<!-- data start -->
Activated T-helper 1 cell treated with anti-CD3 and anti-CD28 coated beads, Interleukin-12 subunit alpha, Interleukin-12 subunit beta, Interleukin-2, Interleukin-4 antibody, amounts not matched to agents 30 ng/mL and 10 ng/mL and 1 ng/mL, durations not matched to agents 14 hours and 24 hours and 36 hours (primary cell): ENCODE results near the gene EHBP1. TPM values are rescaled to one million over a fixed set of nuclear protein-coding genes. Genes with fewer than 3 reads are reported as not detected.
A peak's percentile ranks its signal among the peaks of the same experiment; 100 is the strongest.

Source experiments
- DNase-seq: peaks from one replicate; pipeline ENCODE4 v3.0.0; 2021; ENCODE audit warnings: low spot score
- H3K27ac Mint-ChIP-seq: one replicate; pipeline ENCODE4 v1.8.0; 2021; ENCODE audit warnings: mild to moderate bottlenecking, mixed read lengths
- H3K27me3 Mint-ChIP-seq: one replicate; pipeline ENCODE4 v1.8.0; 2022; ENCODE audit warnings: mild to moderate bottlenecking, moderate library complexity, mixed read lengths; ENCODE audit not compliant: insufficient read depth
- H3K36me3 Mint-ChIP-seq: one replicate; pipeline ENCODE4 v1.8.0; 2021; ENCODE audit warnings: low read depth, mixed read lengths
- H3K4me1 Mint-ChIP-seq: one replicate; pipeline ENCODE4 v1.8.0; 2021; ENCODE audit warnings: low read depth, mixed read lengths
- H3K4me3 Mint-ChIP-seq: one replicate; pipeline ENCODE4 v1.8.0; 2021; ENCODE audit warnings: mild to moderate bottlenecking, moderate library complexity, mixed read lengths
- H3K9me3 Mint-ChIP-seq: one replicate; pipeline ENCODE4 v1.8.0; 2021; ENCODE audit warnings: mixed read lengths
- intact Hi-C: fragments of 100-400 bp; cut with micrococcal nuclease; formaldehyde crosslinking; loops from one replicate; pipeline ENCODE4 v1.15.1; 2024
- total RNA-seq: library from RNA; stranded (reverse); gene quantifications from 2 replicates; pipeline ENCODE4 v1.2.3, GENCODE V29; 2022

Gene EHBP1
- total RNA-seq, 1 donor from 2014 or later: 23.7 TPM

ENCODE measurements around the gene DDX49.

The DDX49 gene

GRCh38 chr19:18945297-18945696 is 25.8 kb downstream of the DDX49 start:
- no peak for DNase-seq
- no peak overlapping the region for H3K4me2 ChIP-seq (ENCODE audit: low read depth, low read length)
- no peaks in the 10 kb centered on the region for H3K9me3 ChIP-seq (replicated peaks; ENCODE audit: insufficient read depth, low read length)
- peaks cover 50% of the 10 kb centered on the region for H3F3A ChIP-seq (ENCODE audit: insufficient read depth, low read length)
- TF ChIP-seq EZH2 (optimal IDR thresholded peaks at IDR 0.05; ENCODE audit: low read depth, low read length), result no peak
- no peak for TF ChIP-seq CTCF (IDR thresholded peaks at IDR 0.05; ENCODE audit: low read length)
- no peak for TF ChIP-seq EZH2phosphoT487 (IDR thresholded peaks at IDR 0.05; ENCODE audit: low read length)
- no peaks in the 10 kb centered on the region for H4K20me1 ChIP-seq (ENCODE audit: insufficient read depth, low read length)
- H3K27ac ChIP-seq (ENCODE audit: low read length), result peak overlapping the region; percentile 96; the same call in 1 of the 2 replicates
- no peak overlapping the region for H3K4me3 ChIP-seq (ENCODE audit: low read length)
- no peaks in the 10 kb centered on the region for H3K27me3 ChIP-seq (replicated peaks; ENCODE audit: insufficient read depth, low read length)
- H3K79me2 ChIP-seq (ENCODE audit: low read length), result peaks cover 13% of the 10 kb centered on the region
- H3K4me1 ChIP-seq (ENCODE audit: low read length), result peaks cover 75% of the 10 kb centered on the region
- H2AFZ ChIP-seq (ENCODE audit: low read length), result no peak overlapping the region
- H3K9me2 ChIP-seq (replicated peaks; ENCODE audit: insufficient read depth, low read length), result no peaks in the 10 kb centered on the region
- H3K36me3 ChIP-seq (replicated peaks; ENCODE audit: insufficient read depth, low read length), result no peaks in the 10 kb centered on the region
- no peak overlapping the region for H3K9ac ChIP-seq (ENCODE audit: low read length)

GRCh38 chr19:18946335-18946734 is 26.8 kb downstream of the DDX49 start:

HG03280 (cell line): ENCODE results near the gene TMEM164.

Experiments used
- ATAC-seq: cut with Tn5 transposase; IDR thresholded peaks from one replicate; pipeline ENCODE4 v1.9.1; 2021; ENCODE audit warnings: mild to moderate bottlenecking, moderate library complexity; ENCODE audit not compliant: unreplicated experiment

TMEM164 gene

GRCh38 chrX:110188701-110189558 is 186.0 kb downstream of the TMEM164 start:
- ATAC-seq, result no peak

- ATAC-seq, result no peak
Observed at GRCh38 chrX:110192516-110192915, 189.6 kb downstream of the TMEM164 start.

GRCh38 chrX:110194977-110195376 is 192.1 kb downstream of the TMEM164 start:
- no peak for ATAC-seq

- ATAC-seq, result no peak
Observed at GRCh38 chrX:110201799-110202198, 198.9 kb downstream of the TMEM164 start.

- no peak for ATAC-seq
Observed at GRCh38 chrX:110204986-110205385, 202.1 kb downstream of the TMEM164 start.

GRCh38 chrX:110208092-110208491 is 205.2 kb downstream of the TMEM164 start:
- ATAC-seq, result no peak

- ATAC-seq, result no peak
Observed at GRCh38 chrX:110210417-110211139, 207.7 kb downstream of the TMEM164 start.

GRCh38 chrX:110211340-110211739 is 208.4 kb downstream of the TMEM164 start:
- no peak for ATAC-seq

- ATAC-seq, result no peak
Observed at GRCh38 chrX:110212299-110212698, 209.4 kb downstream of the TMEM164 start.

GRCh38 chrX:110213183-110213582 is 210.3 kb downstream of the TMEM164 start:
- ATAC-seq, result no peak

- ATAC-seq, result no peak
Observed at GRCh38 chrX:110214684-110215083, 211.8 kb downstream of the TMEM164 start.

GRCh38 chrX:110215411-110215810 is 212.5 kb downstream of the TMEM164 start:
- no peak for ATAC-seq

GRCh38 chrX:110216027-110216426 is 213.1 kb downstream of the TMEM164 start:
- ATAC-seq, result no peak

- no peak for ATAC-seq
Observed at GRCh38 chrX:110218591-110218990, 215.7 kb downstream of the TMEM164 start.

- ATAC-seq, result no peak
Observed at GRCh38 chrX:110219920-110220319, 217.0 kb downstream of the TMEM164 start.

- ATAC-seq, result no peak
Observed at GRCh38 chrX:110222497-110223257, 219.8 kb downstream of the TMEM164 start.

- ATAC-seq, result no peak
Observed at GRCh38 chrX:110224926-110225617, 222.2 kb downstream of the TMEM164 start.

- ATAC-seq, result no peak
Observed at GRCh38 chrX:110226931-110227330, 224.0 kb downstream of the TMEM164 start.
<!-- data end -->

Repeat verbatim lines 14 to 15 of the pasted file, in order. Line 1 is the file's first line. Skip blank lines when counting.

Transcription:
- total RNA-seq, 1 donor from 2014 or later: 23.7 TPM

ENCODE measurements around the gene DDX49.